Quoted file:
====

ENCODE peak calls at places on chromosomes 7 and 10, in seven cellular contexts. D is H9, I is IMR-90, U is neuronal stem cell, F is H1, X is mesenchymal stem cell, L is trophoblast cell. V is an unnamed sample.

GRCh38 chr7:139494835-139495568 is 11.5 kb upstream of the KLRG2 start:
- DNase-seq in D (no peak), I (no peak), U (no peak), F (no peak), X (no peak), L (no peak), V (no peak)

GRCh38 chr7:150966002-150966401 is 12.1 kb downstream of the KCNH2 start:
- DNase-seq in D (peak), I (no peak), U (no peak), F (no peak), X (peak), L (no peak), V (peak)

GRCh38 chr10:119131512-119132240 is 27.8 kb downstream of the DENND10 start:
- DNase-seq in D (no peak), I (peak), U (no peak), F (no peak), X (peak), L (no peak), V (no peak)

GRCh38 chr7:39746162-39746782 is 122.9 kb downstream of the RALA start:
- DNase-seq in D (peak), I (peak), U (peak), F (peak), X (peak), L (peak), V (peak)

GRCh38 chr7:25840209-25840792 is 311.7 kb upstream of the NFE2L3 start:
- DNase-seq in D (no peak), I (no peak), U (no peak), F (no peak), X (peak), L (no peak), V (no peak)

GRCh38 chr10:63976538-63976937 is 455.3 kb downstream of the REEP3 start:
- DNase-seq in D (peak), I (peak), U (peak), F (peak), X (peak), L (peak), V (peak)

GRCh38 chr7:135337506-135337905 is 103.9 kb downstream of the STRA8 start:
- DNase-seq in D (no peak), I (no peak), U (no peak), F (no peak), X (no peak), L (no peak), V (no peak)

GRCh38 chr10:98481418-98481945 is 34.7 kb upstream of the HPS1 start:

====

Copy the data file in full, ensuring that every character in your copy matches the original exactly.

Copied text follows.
ENCODE peak calls at places on chromosomes 7 and 10, in seven cellular contexts. D is H9, I is IMR-90, U is neuronal stem cell, F is H1, X is mesenchymal stem cell, L is trophoblast cell. V is an unnamed sample.

GRCh38 chr7:139494835-139495568 is 11.5 kb upstream of the KLRG2 start:
- DNase-seq in D (no peak), I (no peak), U (no peak), F (no peak), X (no peak), L (no peak), V (no peak)

GRCh38 chr7:150966002-150966401 is 12.1 kb downstream of the KCNH2 start:
- DNase-seq in D (peak), I (no peak), U (no peak), F (no peak), X (peak), L (no peak), V (peak)

GRCh38 chr10:119131512-119132240 is 27.8 kb downstream of the DENND10 start:
- DNase-seq in D (no peak), I (peak), U (no peak), F (no peak), X (peak), L (no peak), V (no peak)

GRCh38 chr7:39746162-39746782 is 122.9 kb downstream of the RALA start:
- DNase-seq in D (peak), I (peak), U (peak), F (peak), X (peak), L (peak), V (peak)

GRCh38 chr7:25840209-25840792 is 311.7 kb upstream of the NFE2L3 start:
- DNase-seq in D (no peak), I (no peak), U (no peak), F (no peak), X (peak), L (no peak), V (no peak)

GRCh38 chr10:63976538-63976937 is 455.3 kb downstream of the REEP3 start:
- DNase-seq in D (peak), I (peak), U (peak), F (peak), X (peak), L (peak), V (peak)

GRCh38 chr7:135337506-135337905 is 103.9 kb downstream of the STRA8 start:
- DNase-seq in D (no peak), I (no peak), U (no peak), F (no peak), X (no peak), L (no peak), V (no peak)

GRCh38 chr10:98481418-98481945 is 34.7 kb upstream of the HPS1 start: